CONN-OSHA Answers Your Safety Questions: December 2023

12.13.2023
FAQ HR & Safety
HR & Safety

Welcome to our monthly column featuring CONN-OSHA experts answering some of the most commonly asked safety questions from CBIA member companies.

Most of the responses from Catherine Zinsser, a CONN-OSHA occupational safety training specialist, will be on recordkeeping since that is the focus of most questions she fields.

But if you’d like to ask her a question on another topic, please email CBIA’s Phillip Montgomery.

He will treat all questions confidentially and never share any identifying company information with CONN-OSHA or anyone else.


Q: On Dec. 30, 2023, an employee says that their hand hurts. On Jan. 3, they go to a doctor and are now preparing for surgery. On which year’s log is the case recorded, 2023 or 2024?

A: Record the case on the 2023 log. Ordinarily, the case should be recorded on the log for the year in which the injury or illness occurred.

When the date of injury or illness cannot be determined, the date the employee reported the symptoms or received treatment must be used.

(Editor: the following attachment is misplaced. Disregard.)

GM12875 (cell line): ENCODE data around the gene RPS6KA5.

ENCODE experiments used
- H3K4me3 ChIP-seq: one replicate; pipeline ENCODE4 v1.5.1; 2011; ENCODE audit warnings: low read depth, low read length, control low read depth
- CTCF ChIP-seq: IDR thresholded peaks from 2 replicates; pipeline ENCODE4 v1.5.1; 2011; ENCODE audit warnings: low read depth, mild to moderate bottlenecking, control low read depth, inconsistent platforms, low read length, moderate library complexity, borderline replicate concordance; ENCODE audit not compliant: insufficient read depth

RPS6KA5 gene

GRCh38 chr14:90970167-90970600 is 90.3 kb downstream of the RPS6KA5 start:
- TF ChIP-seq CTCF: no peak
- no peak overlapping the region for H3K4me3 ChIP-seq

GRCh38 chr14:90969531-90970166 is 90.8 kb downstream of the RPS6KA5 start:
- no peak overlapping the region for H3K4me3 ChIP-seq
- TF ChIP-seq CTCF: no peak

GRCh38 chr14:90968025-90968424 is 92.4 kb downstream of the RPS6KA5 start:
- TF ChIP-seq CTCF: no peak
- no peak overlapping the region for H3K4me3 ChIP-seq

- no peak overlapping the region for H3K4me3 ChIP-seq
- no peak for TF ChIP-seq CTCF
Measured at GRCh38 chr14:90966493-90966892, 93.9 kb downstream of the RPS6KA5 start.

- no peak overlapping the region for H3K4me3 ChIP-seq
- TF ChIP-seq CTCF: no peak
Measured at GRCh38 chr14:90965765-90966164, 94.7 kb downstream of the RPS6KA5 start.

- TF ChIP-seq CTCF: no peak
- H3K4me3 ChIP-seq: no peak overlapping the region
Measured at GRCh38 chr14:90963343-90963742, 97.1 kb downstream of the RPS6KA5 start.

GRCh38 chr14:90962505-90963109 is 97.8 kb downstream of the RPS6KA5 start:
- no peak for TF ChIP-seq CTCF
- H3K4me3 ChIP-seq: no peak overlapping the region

Q: An employee who was injured in 2022 had days away from work and restricted work that ran over into 2023. Do I record their days away from work in 2022 on the 2023 log or do I go back and record it on the 2022 log when the accident actually occurred?

A: You must enter the number of calendar days away for the injury or illness on the OSHA 300 log for the year in which the injury occurred.

If the employee is still away from work because of the injury when you prepare the annual summary, estimate the total number of calendar days you expect the employee to be away from work, use this number to calculate the total for the annual summary, and then update the initial log entry later when the day count is known or reaches the 180-day cap.

Q: I have an employee who was injured and off work for several days, and has been on restricted duty for a few months. When recording the number of days for each, do I count Saturdays, Sundays, and holidays?

A: Yes. You must count the number of calendar days the employee was unable to work as a result of the injury or illness, regardless of whether or not the employee was scheduled to work on those day(s).

Weekend days, holidays, vacation days, or other days off are included in the total number of days recorded.


For more information, contact CBIA’s Phillip Montgomery (860.244.1982).

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